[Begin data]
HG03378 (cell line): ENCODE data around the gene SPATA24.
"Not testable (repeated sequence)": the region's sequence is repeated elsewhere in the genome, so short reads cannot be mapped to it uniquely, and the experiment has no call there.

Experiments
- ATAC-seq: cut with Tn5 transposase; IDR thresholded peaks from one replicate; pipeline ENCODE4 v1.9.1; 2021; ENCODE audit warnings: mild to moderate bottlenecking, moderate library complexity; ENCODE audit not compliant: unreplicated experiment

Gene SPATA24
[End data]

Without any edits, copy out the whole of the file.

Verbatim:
HG03378 (cell line): ENCODE data around the gene SPATA24.
"Not testable (repeated sequence)": the region's sequence is repeated elsewhere in the genome, so short reads cannot be mapped to it uniquely, and the experiment has no call there.

Experiments
- ATAC-seq: cut with Tn5 transposase; IDR thresholded peaks from one replicate; pipeline ENCODE4 v1.9.1; 2021; ENCODE audit warnings: mild to moderate bottlenecking, moderate library complexity; ENCODE audit not compliant: unreplicated experiment

Gene SPATA24